Title Ex-Vivo Machine Perfusion with a Novel Oxygen Carrier System to enhance graft preservation and immunologic outcomes
Description: This study will reproduce our initial successful experience with livers in a very challenging transplant model (9 hours of cold ischemia time – CIT). The CTA will be preserved under these new conditions (machine perfusion with a HBOC solution) and compared to the current standard of care. This study is specifically designed to improve the functionality of the CTA tissues (e.g. muscular, neural) after transplantation. The central hypothesis is to demonstrate the benefits of full tissue perfusion and oxygenation during the graft preservation period.
PI William Federspiel, PhD, William R. Wagner, PhD , Christian A. Bermudez, MD, James Antaki, PhD
Co-PI Greg Burgreen, PhD
Title Paracorporeal Ambulatory Assist Lung (PAAL)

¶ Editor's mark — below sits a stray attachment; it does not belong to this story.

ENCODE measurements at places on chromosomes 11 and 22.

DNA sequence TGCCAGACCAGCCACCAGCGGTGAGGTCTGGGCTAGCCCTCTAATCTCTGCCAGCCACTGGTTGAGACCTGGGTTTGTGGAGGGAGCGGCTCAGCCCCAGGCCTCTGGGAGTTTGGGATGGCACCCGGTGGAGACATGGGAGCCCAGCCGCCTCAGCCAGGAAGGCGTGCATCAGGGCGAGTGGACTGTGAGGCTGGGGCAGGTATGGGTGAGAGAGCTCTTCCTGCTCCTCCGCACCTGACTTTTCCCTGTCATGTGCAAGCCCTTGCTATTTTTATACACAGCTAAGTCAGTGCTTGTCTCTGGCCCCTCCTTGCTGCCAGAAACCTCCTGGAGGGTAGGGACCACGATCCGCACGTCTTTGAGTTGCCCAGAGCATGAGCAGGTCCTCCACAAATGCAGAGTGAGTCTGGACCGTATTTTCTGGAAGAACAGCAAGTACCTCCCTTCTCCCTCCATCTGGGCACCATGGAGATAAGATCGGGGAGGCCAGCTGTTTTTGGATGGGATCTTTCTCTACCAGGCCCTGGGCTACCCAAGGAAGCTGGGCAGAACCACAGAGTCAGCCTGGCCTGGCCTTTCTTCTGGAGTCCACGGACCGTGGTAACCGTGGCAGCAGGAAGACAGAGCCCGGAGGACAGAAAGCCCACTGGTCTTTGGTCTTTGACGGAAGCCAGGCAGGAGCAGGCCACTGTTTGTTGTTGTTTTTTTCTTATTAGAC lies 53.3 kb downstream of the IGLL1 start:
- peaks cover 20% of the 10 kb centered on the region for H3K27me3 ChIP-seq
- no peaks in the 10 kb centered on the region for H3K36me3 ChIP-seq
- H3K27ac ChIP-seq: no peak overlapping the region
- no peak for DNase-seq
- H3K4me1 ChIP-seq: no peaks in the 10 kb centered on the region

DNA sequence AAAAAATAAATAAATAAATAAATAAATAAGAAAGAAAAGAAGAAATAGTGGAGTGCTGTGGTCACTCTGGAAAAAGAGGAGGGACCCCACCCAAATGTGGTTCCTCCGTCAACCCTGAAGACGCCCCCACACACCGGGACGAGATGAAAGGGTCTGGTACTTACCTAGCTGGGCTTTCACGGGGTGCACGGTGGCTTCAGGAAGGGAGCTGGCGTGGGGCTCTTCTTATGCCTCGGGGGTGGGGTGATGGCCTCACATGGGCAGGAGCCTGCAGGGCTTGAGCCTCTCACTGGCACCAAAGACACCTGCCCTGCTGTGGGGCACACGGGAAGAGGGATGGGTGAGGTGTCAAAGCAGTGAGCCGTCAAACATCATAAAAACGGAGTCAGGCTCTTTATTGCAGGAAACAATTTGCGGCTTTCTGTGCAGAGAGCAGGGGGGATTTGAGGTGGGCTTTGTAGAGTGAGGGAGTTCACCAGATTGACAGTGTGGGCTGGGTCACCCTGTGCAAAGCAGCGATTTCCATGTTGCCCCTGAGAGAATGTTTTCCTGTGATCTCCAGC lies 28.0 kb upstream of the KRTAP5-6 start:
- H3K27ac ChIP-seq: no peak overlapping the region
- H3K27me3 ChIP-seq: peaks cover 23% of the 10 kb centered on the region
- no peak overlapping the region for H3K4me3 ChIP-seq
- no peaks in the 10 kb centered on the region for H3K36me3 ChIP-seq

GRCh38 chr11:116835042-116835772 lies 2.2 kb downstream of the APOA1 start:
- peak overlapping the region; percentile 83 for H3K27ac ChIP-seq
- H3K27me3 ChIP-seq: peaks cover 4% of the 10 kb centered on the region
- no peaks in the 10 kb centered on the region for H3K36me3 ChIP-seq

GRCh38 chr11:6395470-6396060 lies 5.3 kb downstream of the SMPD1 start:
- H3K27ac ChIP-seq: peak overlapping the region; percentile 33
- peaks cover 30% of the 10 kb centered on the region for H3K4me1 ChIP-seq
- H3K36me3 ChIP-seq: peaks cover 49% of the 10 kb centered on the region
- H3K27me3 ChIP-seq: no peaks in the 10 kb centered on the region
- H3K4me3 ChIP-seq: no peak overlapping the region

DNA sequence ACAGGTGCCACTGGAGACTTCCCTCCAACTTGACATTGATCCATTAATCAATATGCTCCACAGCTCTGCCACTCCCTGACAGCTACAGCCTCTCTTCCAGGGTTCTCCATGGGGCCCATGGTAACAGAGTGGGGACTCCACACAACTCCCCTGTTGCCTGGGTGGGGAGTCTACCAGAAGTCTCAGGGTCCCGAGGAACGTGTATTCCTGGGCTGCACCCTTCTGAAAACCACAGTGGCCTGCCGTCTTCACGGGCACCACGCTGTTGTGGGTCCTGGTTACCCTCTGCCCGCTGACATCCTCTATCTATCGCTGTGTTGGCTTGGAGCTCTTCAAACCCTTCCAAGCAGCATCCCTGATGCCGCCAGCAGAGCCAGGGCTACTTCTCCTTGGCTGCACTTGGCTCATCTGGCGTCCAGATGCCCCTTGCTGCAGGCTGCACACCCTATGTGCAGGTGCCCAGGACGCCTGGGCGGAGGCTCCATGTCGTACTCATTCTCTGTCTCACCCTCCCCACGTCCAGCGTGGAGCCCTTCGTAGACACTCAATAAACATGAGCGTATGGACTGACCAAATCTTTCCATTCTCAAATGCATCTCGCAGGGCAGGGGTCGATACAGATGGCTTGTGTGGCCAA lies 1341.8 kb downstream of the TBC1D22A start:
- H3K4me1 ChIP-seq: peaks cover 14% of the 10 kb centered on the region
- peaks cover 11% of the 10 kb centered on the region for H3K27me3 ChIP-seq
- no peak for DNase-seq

Summary: Acute and chronic diseases of the lung remain major healthcare problems. Each year nearly 350,000 Americans die of some form of lung disease. Mechanical ventilation provides short-term support for these patients, but longer term support can lead to barotrauma, volutrauma, and other iatrogenic injuries, further exacerbating the respiratory insufficiency. Extracorporeal membrane oxygenation (ECMO) can provide longer term respiratory support but is complex and significantly limits a patient’s mobility. This project will develop a compact respiratory assist device, the Paracorporeal Ambulatory Assist Lung (PAAL), to replace ECMO as a bridge to transplant or recovery in patients with acute and chronic lung failure. The PAAL is a fully integrated blood pump and gas exchange module and is designed for peripheral cannulation (e.g. jugular to femoral) or central cannulation (e.g. right atrium to pulmonary artery and worn on a holster or vest. The PAAL will be designed for longer-term respiratory support (1-3 months before change-out) at 70-100% of normal metabolic requirements, while pumping blood from 2 to 3.5 Liters/min. The specific aims of project are 1) To optimize the design and operational parameters of the PAAL to meet requirements for blood pumping, gas exchange, priming volume, and form factor; 2) To build PAAL prototypes along the design development pathway for bench characterization studies; 3) To improve hemocompatibility of the PAAL by exploring novel molecular Zwitterionic coatings; and 4) To perform acute and chronic animal studies in healthy sheep to demonstrate the in-vivo performance and hemocompatibility of the PAAL device and its interaction with the cardiopulmonary system.